Such exuberant joy, such tender innocence, such melancholy longing, such wit and whimsy, such deep philosophical and spiritual wisdom all served up in a two to three minute song with the most delightful and moving melodies and powerful performances.
Whenever we go on a road trip, we make sure to have at least one or two Jesse Winchester cd's in the mix. I once collected his first seven albums into five CD's rearranging his songs into a two-CD collection—"The World According to Jesse"—which contained 46 of his philosophical and spiritual musings; and three single sets: "Mock and Roll" (his humorous songs, his rock songs, and his songs about music), "Pop and Cover" (his own "pop-style" songs and his renditions of other people's songs), and "Love and Loss"
(the contents of which are obvious). I have never done anything quite like this with any other artist. This, I must point out, was before the days of digital playlists and mp3 players.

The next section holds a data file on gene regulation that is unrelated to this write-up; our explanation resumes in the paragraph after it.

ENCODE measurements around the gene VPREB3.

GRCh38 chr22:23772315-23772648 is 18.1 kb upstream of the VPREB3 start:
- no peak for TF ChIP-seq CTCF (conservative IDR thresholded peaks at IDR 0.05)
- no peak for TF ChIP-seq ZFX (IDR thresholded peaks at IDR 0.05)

Jesse Winchester is also my primary example of why a live, solo performance of a truly great songwriter is better than the best recordings. Jesse's albums are pure joy, but his live performances shared an immediacy, intimacy, and intense interpretation that was nearly impossible to capture in the studio.
I love the work of many great songwriters and performers, but if I were doomed to choose only one performer whose catalogue I could listen to, I don't hesitate to say that it would be Jesse Winchester's.
"When I do fall, I will be glad to go," Jesse sang, and I hope that it was true for him. There are many of us who are not glad that he had to go so soon. But as Jesse Winchester sang,
"I wave bye bye
I pray God speed
I wish lovely weather
And all the luck that you need"